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EMERGENCY sea rescue services in Durban and East London scrambled yesterday after reports of a mystery vessel in distress off the Wild Coast.
But nothing was found of the “large ship” that fired a red distress flare in a three-hour search last night. Helicopters will sweep the area again today.
The Eastern Cape coast has some of the rockiest coastal features in Southern Africa, with rocky bays and submerged rocks. It was on this coast that the worst sea disaster in South Africa’s recent history took place, with the sinking of the MVS Oceanos, an ocean liner, in 1991. The South African Navy and the SAAF succeeded in rescuing all 571 people on board.
The Mozambican authorities have found in the southern province of Inhambane, about 20 miles off the coast of Vilankulo, a small boat laden with 13 containers that the authorities suspect to be radioactive waste. According to the state Radio Mozambique, the authorities said that the barge, baptized "Anchorage", with no crew aboard, may have been abandoned in the Mozambican waters by a mother ship, probably from Singapore. The maritime authorities are currently waiting for the arrival of a tugboat to move the barge with the suspected radioactive material ashore, while it is being be strictly monitored by the Mozambican Navy. A high ranking official from the Inhambane government said that the 13 containers might be loaded with about 300 tons of what is supposed be radioactive waste.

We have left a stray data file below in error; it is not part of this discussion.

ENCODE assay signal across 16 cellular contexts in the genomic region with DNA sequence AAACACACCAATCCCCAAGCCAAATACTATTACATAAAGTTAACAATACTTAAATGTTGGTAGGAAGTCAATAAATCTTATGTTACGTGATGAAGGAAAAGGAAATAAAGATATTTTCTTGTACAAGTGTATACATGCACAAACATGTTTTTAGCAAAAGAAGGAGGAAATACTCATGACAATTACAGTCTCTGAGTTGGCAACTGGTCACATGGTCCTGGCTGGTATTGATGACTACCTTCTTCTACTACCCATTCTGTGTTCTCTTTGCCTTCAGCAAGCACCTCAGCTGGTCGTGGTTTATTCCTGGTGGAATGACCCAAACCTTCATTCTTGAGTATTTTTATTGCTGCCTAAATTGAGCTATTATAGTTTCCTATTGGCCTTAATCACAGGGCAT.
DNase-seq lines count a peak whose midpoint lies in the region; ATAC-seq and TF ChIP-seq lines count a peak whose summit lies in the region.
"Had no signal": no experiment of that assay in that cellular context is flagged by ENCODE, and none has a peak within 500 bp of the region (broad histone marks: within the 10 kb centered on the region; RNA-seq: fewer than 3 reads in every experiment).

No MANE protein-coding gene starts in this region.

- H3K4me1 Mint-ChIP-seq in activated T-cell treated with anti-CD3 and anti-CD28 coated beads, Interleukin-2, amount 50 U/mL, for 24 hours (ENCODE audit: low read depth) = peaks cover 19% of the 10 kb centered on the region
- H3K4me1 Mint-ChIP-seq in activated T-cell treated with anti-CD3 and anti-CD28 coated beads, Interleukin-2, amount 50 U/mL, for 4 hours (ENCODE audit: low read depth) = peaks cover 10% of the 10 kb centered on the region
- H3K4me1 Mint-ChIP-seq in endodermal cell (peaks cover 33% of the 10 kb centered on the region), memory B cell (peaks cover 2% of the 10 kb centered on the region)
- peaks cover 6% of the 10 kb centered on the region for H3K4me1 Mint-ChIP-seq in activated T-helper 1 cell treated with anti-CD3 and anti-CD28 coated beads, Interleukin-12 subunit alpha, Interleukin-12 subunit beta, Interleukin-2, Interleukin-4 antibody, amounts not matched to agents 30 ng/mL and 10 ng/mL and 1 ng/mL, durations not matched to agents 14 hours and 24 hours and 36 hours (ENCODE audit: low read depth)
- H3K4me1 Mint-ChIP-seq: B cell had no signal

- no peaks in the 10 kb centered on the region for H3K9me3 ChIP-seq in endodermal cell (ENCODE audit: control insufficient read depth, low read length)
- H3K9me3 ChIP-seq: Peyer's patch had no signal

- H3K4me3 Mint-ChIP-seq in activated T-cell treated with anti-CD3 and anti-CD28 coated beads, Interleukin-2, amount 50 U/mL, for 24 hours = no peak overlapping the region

A witness claimed to see the boat floating close to a place called the "hole in the wall". Rescue teams were sent out, two South African Air Force helicopters were sent out as well as sea rescue but no boats were found.
Apart from the witness that saw the ship other people saw it as well. The rescue efforts were all in vain and the NSRI wondered why they could not communicate with the ship by radio. The sea was rough and there were heavy winds that also made the search more dangerous.
As a result, the search was called off. Nonetheless, it was clear the lack of confirmation from the missing vessel was less than satisfactory to the NSRI. He said:
The only thing that puzzles us is that why did they not call us on the radio? Maybe they lost radio communications?
It might have been a fishing trawler. We think the vessel might have lost its engines, got its engines, and then went to deep sea.